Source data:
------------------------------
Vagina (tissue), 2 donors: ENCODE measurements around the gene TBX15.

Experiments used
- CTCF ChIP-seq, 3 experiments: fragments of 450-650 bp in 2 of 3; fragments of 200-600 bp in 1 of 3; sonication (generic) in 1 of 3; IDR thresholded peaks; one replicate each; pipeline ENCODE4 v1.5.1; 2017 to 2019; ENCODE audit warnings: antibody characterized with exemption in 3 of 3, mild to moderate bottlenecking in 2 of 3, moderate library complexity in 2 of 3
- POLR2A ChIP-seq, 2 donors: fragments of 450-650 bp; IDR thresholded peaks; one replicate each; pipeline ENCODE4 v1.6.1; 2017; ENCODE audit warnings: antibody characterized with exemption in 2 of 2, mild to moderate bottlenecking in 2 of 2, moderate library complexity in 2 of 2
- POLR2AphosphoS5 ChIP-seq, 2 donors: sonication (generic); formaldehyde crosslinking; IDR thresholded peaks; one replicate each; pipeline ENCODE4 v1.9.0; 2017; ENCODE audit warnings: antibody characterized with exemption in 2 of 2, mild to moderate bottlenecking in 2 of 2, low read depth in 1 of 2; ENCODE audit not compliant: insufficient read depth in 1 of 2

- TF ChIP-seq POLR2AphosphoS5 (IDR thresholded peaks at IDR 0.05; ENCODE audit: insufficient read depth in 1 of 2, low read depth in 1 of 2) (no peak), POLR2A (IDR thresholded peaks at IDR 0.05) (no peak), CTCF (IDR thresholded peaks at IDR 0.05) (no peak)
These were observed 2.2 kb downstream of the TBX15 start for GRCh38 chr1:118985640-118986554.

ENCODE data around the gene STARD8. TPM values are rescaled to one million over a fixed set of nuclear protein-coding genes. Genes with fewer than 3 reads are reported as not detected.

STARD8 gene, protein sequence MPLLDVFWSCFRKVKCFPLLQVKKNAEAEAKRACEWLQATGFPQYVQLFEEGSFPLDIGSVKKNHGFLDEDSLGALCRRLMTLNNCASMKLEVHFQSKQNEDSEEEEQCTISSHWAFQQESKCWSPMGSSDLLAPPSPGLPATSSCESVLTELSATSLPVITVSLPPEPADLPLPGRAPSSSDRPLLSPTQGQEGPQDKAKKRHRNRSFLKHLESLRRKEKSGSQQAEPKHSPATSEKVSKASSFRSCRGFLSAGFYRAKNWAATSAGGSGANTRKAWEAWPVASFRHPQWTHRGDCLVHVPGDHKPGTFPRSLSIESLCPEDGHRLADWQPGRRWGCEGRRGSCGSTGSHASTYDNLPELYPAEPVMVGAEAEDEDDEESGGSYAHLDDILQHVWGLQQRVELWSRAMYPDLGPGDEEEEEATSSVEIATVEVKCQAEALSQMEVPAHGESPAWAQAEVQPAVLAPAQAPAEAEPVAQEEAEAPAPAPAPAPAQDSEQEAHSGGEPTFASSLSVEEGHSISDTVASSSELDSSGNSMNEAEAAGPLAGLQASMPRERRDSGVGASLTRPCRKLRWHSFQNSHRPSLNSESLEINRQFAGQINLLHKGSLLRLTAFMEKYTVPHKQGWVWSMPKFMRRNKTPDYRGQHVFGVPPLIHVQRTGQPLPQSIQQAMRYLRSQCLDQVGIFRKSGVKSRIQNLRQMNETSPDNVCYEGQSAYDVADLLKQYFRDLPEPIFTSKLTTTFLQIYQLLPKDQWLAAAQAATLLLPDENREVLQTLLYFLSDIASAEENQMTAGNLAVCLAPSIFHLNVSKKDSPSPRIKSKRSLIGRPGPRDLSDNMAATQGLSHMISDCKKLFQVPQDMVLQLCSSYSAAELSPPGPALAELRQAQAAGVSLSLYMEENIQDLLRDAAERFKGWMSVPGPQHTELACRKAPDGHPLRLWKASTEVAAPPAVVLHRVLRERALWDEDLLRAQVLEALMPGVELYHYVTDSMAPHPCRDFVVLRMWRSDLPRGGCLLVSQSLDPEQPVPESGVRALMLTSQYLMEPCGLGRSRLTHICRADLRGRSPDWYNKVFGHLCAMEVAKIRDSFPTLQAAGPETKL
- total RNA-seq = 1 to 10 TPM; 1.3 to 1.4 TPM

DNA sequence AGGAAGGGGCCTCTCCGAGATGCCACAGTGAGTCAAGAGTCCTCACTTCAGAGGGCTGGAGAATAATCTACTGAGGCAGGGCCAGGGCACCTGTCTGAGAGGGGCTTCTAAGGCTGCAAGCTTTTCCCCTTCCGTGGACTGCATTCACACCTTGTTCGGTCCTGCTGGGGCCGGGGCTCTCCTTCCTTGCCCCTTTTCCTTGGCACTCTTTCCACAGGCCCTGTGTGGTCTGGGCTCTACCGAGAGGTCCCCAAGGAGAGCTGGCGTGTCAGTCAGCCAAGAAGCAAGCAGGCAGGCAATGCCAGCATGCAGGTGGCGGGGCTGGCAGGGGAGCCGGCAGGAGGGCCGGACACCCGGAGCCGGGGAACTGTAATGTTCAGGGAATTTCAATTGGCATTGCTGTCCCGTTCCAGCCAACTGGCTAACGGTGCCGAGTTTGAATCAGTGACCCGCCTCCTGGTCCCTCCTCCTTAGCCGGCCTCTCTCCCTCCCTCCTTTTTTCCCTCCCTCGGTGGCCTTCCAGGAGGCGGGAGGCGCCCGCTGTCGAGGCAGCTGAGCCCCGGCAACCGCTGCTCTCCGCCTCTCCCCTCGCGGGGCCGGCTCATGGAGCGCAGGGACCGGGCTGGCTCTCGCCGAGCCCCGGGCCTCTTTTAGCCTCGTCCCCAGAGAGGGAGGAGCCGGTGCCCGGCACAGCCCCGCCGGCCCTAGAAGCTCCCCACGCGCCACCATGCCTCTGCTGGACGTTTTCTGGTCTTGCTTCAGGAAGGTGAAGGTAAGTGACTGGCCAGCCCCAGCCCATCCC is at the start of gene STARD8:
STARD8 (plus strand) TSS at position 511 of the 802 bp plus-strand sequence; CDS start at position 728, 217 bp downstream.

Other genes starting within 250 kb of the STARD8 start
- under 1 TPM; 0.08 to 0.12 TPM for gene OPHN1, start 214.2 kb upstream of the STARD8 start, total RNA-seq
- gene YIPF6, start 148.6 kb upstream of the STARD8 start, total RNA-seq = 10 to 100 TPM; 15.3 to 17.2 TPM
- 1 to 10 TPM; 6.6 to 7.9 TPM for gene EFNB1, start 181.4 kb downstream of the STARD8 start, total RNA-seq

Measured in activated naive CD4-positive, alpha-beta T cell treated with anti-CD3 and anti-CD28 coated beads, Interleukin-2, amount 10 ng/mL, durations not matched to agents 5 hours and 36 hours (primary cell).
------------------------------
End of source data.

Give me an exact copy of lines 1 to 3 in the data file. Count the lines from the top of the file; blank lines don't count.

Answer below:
Vagina (tissue), 2 donors: ENCODE measurements around the gene TBX15.

Experiments used
- CTCF ChIP-seq, 3 experiments: fragments of 450-650 bp in 2 of 3; fragments of 200-600 bp in 1 of 3; sonication (generic) in 1 of 3; IDR thresholded peaks; one replicate each; pipeline ENCODE4 v1.5.1; 2017 to 2019; ENCODE audit warnings: antibody characterized with exemption in 3 of 3, mild to moderate bottlenecking in 2 of 3, moderate library complexity in 2 of 3